Peru: Susana Baca Becomes Country’s First Black Government Minister

Susana Baca is the best-known voice of the musical and dance tradition of Afro-Peruvians, descendants of slaves. The 67-year-old won a Latin Grammy in 2002 for the album Lamento Negro, which she recorded nearly two decades earlier in Cuba.

 

Baca grew up in a coastal fishing village Chorrillos, a district of the Lima Province of Peru, and part of greater Lima. Her music is a mixture of traditional and contemporary. Her backing band features indigenous Peruvian instruments such as the cajón (“wooden box”, whose origins lie in an upturned fruit crate), udu (clay pot), and quijada (jawbone of a burro) “cheko” a dried gourd, as well as acoustic guitar and electric upright baby bass. Although many of her songs are based on traditional forms such as the landó or vals, she also incorporates elements of Cuban and Brazilian music.

 

Her songs are poetic (with lyrics composed by some of Latin America’s premier poets, with whom she collaborates), rich with evocative imagery, and her voice is delicate yet soulful. She has an elegant and engaging stage presence, gliding gracefully about the stage while singing. Her delivery is so deeply felt and emotion-filled as to project a spiritual character, even in songs that are not expressly religious in subject matter.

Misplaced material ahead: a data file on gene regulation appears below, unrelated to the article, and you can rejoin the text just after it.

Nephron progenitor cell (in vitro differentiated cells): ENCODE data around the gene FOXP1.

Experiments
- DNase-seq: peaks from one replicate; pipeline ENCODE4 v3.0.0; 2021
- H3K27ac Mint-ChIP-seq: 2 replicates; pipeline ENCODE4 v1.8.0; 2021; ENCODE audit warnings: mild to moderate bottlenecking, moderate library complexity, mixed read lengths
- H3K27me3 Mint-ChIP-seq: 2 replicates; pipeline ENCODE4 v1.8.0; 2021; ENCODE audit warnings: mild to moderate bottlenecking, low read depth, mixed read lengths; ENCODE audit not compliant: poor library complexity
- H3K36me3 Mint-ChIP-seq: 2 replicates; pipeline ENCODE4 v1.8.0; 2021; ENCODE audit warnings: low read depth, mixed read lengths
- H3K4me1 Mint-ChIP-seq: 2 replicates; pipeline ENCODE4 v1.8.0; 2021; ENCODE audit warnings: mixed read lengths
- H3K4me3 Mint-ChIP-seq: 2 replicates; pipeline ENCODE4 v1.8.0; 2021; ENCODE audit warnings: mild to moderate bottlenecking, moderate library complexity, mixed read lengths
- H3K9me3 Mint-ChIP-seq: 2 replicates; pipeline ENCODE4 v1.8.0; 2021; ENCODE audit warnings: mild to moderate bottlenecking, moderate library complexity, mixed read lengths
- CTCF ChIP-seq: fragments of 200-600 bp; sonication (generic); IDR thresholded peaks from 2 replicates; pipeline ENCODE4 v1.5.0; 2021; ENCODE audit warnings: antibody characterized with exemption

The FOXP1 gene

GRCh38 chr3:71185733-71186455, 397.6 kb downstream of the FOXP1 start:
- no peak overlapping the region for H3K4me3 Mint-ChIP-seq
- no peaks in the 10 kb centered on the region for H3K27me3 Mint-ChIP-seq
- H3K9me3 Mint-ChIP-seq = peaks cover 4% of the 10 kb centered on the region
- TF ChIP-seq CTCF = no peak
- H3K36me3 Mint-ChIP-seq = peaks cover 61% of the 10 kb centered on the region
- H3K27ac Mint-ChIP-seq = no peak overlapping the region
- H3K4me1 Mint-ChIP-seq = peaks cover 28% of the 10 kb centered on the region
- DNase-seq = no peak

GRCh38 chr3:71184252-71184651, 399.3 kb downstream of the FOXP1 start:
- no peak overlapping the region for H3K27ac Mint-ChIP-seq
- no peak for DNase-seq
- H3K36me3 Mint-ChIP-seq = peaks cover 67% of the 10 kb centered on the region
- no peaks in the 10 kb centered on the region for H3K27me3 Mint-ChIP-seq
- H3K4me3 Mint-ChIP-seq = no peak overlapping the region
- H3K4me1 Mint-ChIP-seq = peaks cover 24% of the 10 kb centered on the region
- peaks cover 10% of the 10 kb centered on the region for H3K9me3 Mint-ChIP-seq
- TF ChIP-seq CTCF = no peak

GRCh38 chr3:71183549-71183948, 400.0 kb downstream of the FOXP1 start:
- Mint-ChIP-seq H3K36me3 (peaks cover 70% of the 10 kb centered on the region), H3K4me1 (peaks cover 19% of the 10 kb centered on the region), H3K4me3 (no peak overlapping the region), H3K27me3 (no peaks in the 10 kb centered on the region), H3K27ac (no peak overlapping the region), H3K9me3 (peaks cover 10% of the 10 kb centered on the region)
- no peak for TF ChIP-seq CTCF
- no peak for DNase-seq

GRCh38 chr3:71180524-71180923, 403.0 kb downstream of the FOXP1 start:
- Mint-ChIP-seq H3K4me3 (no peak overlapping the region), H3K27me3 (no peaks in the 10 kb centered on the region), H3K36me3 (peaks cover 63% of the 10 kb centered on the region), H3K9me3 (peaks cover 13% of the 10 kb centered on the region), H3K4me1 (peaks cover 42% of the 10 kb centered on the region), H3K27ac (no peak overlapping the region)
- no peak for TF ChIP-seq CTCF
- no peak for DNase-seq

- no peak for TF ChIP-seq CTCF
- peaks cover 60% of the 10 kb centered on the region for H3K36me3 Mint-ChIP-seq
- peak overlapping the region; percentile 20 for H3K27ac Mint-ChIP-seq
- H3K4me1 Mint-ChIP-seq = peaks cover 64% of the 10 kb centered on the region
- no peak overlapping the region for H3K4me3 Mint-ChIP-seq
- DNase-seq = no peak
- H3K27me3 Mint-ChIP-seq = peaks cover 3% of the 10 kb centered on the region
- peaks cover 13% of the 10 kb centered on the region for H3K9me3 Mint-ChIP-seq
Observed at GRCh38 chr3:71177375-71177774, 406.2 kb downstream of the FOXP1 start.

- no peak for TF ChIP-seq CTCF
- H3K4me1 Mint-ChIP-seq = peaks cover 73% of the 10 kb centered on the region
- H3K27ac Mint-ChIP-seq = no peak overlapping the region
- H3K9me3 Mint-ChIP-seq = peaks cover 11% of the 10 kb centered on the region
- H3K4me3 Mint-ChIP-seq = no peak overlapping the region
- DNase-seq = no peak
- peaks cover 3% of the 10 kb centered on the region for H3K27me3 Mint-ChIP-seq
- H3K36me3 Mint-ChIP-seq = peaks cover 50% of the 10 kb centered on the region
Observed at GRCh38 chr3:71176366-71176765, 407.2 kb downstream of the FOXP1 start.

Baca is an important figure in the revival of Afro-Peruvian music within Peru (see, for example, dancers from the Perú Negro troupe, as well as “Festejo” music), which, like the culture that produced it, had previously been little recognized, but which is now regarded as an important part of Peruvian culture. Baca has contributed much to its international popularity, which began in 1995 with the release of the compilation CD The Soul of Black Peru. The album, which features the Baca song “Maria Lando“, was released by the Luaka Bop record label, which belongs to ex-Talking Heads frontman David Byrne.

 

According to several important critics Susana is more than just an Afro-Peruvian diva. Michael Heumann from “Stylus Magazine” says: “Maria Lando put Susana Baca on the world music map. Since then, she has released a number of very popular albums, most on Luka Bop, and all of incredibly high quality.”

 

With her husband, Bolivian Ricardo Pereyra, Baca founded the Instituto Negrocontinuo (Black Continuum Institute) in her seafront home in Chorrillos. It fosters the collection, preservation, and creation of Afro-Peruvian culture, music, and dance.

 

Click here for an article appearing in the UK’s Guardian.

 

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